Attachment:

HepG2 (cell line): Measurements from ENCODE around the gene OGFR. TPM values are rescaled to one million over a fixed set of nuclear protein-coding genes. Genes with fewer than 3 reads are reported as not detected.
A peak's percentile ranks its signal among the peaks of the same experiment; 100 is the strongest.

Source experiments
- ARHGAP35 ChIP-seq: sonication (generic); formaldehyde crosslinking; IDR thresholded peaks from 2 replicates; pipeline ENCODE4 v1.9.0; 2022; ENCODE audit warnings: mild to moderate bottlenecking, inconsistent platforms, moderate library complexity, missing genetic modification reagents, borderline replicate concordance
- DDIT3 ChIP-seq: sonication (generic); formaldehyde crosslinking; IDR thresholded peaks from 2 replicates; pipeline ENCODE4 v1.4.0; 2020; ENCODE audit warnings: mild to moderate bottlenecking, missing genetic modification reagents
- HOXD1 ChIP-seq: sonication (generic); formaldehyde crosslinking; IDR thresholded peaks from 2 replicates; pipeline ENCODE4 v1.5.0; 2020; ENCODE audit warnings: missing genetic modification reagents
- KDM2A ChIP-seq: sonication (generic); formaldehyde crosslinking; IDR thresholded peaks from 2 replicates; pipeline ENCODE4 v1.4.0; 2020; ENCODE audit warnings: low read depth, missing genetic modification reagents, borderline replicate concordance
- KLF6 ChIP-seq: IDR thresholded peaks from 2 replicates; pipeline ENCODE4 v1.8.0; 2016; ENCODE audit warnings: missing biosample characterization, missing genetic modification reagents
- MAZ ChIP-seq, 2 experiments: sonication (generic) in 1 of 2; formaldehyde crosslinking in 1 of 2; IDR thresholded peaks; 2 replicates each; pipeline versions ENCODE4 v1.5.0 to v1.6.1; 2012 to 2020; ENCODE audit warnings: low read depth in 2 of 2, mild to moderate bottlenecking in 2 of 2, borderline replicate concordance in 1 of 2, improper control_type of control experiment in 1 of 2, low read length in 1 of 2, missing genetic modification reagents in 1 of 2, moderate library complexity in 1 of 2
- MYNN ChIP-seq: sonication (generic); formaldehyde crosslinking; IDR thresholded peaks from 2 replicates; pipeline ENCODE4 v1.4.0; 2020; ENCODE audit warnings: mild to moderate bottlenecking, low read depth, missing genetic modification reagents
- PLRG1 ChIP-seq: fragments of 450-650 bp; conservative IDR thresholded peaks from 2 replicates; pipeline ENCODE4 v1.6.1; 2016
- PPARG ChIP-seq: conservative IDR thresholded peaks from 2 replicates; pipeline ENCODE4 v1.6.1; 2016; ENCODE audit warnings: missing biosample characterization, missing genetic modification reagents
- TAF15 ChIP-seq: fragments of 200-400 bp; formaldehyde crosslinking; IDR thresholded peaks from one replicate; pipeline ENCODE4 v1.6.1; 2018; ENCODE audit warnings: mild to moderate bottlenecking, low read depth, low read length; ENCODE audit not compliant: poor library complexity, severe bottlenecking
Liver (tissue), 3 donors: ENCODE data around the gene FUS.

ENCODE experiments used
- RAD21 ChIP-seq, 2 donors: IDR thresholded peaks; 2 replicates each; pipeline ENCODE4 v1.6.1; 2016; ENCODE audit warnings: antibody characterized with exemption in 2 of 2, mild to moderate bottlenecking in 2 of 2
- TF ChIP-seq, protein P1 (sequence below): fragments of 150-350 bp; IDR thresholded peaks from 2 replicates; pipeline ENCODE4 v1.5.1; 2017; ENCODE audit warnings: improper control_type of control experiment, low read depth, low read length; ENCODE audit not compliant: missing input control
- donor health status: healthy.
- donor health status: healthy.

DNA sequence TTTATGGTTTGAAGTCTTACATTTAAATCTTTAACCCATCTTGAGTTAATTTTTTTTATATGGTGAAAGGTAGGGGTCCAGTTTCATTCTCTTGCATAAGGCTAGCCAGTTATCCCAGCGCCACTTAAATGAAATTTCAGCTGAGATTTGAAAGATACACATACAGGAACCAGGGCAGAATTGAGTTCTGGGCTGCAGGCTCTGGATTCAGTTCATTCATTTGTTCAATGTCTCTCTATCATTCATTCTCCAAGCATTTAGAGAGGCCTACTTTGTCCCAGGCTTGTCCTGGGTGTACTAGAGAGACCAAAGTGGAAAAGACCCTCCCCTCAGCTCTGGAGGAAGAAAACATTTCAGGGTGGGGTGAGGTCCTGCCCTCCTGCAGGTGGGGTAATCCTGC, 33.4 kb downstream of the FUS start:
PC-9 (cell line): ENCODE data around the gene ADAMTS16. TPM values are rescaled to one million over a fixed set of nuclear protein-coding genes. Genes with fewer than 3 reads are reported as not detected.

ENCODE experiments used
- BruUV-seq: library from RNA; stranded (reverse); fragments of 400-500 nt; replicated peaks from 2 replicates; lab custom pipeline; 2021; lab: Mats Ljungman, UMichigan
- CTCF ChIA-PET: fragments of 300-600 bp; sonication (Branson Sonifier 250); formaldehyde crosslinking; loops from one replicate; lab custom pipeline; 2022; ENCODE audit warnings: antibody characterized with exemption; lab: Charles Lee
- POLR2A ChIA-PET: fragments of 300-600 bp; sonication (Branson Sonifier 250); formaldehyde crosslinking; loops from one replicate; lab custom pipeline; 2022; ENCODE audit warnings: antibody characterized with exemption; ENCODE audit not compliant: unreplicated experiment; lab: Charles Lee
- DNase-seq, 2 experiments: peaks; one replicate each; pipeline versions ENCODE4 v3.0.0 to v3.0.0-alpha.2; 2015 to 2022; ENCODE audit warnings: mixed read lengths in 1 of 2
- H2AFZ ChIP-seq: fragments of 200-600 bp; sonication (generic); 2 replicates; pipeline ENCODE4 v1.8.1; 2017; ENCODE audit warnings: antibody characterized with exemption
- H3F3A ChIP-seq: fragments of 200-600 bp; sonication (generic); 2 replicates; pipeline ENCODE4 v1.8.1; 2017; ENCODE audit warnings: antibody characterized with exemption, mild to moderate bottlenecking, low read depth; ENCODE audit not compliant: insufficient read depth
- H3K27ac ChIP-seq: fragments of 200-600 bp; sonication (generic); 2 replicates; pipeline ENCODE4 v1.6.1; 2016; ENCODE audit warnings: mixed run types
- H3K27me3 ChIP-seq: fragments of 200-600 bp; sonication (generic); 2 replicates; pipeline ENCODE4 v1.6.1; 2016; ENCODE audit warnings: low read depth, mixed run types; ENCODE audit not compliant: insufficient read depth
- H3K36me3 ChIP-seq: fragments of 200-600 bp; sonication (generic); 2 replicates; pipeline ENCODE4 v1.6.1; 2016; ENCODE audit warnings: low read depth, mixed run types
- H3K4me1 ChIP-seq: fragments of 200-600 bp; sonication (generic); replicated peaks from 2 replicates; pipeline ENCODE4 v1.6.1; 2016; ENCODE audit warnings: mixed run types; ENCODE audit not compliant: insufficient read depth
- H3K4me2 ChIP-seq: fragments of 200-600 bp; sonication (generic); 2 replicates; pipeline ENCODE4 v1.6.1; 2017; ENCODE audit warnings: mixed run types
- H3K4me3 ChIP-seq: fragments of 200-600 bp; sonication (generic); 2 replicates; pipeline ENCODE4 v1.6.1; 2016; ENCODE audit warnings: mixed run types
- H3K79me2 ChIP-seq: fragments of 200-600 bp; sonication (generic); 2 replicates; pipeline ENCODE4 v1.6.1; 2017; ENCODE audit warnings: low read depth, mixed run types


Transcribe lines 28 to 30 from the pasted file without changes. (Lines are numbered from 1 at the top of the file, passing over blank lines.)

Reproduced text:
- H3F3A ChIP-seq: fragments of 200-600 bp; sonication (generic); 2 replicates; pipeline ENCODE4 v1.8.1; 2017; ENCODE audit warnings: antibody characterized with exemption, mild to moderate bottlenecking, low read depth; ENCODE audit not compliant: insufficient read depth
- H3K27ac ChIP-seq: fragments of 200-600 bp; sonication (generic); 2 replicates; pipeline ENCODE4 v1.6.1; 2016; ENCODE audit warnings: mixed run types
- H3K27me3 ChIP-seq: fragments of 200-600 bp; sonication (generic); 2 replicates; pipeline ENCODE4 v1.6.1; 2016; ENCODE audit warnings: low read depth, mixed run types; ENCODE audit not compliant: insufficient read depth